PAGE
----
US tennis player who dominated the game from the mid-1970s to the early 1980s.
Born in Fort Lauderdale, Florida, Chris Evert was instructed by her father, a tennis coach. In 1971 she became the youngest player to reach the semifinals of the US Open and the following year she turned professional. In a phenomenally successful career she took at least one Grand Slam singles title each year for an unprecedented thirteen years (1974–86). She won Wimbledon three times (1974, 1976, 1981), the US Open six times (1975–78, 1980, 1982), the French Open seven times (1974, 1975, 1979, 1980, 1983, 1985, 1986), and the Australian Open twice (1982, 1984); during her 1984 Australian campaign she achieved her thousandth victory in singles matches. She was also undefeated in twenty-six Wightman Cup singles matches (1971–82) and won thirty-five of thirty-seven singles matches in the Federation Cup (1977–87).
Dubbed the ‘Ice Maiden’ for her cool temperament on court and widely respected for her sportsmanship, Evert built her success on a steady backcourt game; her trademark stroke, the two-handed backhand volley, was taken up by other players. During her career she maintained a competitive but good-natured rivalry with Martina Navratilova, whom she met in thirteen Grand Slam finals. Evert retired in 1989, having appeared for the eighteenth successive year in the Wimbledon championships and for the nineteenth consecutive year in the US Open. She has since devoted much of her time to charitable work. While married (1979–87) to British tennis professional John Lloyd (during which time she was known as Chris Evert Lloyd), she co-authored with him Lloyd on Lloyd (1985).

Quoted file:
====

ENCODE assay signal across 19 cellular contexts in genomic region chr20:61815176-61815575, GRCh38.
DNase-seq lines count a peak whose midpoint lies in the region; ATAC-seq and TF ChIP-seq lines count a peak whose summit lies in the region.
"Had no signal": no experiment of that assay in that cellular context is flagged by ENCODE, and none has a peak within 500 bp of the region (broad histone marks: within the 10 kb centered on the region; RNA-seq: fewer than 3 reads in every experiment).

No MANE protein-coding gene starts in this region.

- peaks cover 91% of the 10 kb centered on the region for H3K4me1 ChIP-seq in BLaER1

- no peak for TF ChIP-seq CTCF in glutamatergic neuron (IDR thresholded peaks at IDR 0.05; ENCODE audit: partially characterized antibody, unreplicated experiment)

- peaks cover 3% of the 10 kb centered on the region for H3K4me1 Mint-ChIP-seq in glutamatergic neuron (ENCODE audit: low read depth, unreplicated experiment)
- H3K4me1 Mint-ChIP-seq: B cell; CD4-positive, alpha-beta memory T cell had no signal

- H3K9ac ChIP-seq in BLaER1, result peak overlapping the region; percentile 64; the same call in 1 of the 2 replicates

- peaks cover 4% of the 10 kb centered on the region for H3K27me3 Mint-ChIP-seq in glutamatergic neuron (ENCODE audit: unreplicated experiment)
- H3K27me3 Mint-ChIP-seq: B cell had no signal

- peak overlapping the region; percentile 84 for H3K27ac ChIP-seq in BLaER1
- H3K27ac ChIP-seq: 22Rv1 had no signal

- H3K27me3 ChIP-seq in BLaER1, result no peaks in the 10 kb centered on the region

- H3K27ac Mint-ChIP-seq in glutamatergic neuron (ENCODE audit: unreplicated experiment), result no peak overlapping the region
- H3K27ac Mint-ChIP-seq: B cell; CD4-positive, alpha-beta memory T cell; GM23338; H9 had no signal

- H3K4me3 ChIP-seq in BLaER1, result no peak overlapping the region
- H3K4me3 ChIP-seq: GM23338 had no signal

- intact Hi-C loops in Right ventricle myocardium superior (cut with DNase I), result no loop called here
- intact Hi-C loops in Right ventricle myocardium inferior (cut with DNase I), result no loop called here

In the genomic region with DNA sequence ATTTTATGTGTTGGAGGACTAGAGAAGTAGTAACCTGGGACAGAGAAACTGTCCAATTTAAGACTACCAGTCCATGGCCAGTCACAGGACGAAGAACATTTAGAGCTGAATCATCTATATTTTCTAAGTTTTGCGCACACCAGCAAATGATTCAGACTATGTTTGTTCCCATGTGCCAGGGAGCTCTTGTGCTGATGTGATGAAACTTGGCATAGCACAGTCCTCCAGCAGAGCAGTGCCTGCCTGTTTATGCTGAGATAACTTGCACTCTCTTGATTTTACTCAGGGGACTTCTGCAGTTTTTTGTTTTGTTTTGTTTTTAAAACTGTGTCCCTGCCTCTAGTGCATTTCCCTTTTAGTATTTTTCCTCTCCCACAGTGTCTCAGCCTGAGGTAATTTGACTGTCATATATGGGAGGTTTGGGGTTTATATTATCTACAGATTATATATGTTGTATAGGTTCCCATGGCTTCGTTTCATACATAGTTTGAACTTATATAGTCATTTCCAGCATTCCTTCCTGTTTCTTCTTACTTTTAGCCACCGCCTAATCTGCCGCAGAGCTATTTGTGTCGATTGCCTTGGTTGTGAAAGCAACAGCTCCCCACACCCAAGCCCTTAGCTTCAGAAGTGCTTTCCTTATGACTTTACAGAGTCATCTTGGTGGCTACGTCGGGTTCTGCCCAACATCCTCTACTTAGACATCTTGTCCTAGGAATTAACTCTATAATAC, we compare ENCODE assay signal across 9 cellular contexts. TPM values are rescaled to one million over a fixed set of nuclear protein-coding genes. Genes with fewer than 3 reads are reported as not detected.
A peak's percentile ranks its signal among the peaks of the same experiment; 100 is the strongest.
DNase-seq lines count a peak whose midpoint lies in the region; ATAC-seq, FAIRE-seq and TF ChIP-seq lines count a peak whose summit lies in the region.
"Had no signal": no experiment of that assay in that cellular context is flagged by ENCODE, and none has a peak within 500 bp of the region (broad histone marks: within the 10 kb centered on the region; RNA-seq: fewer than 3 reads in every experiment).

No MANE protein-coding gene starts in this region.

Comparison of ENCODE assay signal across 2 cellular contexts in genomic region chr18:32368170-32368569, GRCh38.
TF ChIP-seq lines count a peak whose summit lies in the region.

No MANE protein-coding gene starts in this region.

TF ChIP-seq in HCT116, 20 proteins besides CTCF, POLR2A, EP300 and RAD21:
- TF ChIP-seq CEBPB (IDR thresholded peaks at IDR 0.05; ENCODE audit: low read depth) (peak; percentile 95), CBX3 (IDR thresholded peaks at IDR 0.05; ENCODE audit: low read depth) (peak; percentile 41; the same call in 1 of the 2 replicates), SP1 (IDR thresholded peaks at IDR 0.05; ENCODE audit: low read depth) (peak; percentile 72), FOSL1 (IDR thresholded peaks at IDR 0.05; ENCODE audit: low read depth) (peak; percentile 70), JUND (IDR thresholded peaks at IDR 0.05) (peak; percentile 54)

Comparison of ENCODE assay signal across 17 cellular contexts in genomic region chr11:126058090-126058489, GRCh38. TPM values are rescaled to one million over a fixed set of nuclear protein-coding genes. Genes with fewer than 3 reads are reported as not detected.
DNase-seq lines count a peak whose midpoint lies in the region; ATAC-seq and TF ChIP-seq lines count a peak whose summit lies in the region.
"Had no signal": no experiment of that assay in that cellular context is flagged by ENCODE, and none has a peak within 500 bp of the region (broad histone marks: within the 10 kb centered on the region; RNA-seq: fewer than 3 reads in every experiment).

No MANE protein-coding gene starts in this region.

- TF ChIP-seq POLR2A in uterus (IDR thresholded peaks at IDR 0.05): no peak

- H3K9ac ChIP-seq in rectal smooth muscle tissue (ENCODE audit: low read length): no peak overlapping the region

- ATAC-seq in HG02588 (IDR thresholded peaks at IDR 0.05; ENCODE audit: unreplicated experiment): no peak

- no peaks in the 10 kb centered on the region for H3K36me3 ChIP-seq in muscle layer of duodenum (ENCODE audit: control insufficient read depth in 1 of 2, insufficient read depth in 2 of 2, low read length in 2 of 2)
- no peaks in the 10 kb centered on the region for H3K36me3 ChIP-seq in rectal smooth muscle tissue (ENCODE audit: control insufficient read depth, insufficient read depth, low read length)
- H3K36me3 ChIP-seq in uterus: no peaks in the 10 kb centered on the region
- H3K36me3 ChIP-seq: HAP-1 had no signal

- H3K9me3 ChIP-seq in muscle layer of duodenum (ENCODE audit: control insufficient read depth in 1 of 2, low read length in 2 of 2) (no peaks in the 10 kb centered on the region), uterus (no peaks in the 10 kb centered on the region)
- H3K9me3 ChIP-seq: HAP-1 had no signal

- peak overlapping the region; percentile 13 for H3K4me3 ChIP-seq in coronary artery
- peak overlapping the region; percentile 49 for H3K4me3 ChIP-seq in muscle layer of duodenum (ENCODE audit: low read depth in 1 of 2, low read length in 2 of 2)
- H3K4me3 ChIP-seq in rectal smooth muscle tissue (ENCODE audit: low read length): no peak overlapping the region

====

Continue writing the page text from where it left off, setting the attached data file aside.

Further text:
Subjects: Contemporary History (Post 1945).